Congratulations, Toronto For Supporting Bixi; 1,000 Subscriber Goal Reached!

Toronto Bixi

Last night, October 18, 2010, Bixi Toronto held a party for the existing 884 subscribers.

According to the party was a success and coincided with the announcement that the 1,000 early subscribers goal set by Toronto City Council was reached (and surpassed)!

However, Bixi Toronto is not a sure thing just yet. The good news is that you can help. In addition to 1,000 early subscribers the bike share system also needs to secure $600,000 in sponsorship. Of that total, ING Direct has contributed $450,000. The remaining money can come from both additional sponsors and from subscribers beyond the 1,000 mark.

If you haven’t subscribed to Bixi Toronto yet you can do so here:

If your company would like to become a sponsor, information can be found here: Corporate Memberships and How to Sponsor Bixi Toronto

Patch stencil artwork by Janet Bike Girl

Scenes from Toronto’s Group Commute – May 31, 2010

Bike to Work TorontoWhile I no longer bike to work, (I actually roll and then step to work in my home office) I still wanted free breakfast pancakes and chose to join the hundreds of Torontonians in the Bike Month Group Commute.

A whole lot of cyclists on the same route sure slows things down, but unlike when this happens with cars (every day), you can chit chat with your neighbour, sing a song or two and simply enjoy the fresh morning air.

Every day should be bike to work day for you. If it isn’t, ask yourself why? What is keeping you from biking to work? Is it because you feel you live too far? Is it because you don’t want to get sweaty? Is it because you don’t have a bike?

Remember, there are no good REASONS for not cycling to work, there are only EXCUSES.

Police Escort

Taking the Lane on Bloor Street

Join the Group

Into the Light


The Meet Up

Cyclops in the Morning Light

Cyclops Dance

Political Will

Ontario Transportation Minister

Bike Union Mobile Service Station

Bike Route Blues – Crawford Needs Some Help

Crawford and Dundas North SideYou’ve just finished a tennis match/drum circle/swim/ball hockey game/Frisbee session/baseball practice at Trinity Bellwoods Park and now you want a continuous street to take you North beyond Bloor Street.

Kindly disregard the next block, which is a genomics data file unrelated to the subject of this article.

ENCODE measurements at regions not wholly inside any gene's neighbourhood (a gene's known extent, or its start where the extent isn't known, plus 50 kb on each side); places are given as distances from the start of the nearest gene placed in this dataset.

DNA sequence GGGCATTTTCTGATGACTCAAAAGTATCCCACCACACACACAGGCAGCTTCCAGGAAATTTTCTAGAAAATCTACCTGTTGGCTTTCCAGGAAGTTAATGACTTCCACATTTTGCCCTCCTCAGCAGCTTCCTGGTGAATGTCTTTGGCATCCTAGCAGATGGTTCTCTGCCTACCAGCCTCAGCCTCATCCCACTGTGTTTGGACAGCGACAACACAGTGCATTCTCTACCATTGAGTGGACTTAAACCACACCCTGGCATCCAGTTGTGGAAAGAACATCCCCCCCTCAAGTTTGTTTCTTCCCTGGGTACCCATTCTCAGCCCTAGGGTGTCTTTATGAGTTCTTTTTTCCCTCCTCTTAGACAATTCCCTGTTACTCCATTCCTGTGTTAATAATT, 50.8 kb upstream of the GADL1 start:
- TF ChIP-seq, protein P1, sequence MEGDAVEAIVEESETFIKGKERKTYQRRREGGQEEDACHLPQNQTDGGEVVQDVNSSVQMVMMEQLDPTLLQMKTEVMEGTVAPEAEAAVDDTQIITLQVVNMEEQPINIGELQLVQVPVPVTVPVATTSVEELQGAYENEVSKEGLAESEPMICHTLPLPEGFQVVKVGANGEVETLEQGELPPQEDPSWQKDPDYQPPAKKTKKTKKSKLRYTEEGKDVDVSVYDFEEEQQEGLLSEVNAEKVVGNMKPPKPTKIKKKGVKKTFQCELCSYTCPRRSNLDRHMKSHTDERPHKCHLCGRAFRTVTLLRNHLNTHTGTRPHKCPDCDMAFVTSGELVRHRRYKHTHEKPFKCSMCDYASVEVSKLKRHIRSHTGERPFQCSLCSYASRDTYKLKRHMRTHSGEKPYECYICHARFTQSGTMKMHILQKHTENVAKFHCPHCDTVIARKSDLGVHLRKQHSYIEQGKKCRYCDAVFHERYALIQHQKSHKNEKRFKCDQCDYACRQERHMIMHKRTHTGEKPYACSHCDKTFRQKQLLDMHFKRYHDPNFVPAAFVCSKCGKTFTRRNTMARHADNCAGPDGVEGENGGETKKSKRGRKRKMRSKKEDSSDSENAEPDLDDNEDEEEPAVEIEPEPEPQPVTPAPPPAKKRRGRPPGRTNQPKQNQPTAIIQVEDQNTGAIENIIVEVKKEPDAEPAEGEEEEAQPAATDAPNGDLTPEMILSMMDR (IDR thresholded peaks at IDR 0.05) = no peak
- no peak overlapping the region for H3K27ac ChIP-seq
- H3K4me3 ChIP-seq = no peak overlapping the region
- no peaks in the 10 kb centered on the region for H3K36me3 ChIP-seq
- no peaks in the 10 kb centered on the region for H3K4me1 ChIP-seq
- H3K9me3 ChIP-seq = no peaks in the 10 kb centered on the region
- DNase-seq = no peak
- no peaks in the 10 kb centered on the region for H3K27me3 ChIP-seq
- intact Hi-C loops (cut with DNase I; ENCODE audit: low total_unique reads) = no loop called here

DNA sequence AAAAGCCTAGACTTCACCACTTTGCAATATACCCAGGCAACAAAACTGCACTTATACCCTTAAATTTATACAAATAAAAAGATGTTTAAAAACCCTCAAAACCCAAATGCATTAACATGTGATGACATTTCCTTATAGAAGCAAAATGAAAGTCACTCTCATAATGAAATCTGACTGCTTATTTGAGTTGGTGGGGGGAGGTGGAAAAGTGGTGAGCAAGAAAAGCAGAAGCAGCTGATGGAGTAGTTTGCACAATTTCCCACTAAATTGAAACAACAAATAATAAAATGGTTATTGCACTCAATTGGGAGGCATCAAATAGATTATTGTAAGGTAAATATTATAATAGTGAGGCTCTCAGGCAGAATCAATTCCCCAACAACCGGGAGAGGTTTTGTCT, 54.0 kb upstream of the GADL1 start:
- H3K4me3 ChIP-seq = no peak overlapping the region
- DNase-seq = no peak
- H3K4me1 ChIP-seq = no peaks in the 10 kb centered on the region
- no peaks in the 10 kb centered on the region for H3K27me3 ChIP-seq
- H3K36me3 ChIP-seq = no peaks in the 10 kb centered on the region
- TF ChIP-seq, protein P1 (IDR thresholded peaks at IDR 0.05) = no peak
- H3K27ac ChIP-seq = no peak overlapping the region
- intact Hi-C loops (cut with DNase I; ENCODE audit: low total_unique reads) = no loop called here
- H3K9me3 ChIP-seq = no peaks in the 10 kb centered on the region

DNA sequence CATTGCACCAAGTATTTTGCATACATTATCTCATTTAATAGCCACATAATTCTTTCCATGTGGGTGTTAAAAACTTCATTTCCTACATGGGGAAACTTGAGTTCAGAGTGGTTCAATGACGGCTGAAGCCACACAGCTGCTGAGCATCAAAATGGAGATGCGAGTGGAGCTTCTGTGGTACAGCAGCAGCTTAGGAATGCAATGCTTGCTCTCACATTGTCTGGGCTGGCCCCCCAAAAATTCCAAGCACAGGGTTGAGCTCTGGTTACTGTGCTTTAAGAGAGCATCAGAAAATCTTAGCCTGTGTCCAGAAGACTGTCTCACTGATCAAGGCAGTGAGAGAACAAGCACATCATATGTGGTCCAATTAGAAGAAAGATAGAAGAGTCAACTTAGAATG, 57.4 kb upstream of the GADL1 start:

Well, you could try Bathurst with its awkward intersections, streetcar tracks and speedy drivers. You could head over to Ossington, a street with more potholes than parking spaces. Or, you could simply head North on Crawford, a one-way street with a gentle uphill grade and even a touch of cycling infrastructure.

Although there are blue bicycle signs along Crawford, you won’t find this residential street listed as part of Toronto’s Bikeway Network.

Toronto Bicycle Map Detail - No Hint of Crawford


While not an official signed route, there is signage alerting drivers to the presence of cyclists.

Who You Callin' a Bike Route?

Just north of Dundas, Crawford is spacious and their are speed bumps and stop signs to help slow motorists who are also supposed to keep their speed at or below 30 km/h.

Although the extra space on this street often encourages illegal parking:

Parking Infraction

A slight uphill and a few minutes later and you reach a controlled intersection at College Street:

Crawford at College Street

If you’re turning left, stand on the dots:


There are no dots here, but if you’re going straight this may set the traffic signals in motion. I’ve never waited here more than a few seconds:

No Dots

Just north of College, Crawford takes a twisty turn lined with street parking. The right curb side has uneven manhole coverings, so take the lane:

Narrow Take the Lane

Here’s where it gets strange. Where do I go?

Where Now?

If you can spot the cyclist on the left of the above photo, that’s where Crawford continues. Head right, and you’ll end up on Montrose. There’s a blue circle bicycle sign hidden, too:

I See You Now

A few short minutes later and you’ll reach Harbord where you can connect to bicycle lanes. Should you want to go straight through this is where Montrose one street over to the East is a better option. At Harbord you have a stop sign, yet the east/west traffic does not. Depending on the time of day you may have to wait awhile to get across:

At Harbord Wait Wait Wait

Watch out for right hooks while you wait:

The Right Hook

And then carry on:

Slow Bike Movement

And once again, prepare to wait at the even busier Bloor Street:

Waiting at Bloor

Walk it on Bloor